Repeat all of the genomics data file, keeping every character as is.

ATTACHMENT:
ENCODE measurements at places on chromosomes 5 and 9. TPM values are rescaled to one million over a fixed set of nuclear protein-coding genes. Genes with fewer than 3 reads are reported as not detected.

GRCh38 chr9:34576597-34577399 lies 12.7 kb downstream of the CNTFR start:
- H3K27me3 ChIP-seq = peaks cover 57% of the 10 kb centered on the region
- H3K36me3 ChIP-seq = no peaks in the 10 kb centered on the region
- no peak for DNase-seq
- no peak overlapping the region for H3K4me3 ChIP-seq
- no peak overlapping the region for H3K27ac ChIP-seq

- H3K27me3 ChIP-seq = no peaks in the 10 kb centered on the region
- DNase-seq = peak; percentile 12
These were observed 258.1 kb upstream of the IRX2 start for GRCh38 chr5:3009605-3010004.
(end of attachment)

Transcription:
ENCODE measurements at places on chromosomes 5 and 9. TPM values are rescaled to one million over a fixed set of nuclear protein-coding genes. Genes with fewer than 3 reads are reported as not detected.

GRCh38 chr9:34576597-34577399 lies 12.7 kb downstream of the CNTFR start:
- H3K27me3 ChIP-seq = peaks cover 57% of the 10 kb centered on the region
- H3K36me3 ChIP-seq = no peaks in the 10 kb centered on the region
- no peak for DNase-seq
- no peak overlapping the region for H3K4me3 ChIP-seq
- no peak overlapping the region for H3K27ac ChIP-seq

- H3K27me3 ChIP-seq = no peaks in the 10 kb centered on the region
- DNase-seq = peak; percentile 12
These were observed 258.1 kb upstream of the IRX2 start for GRCh38 chr5:3009605-3010004.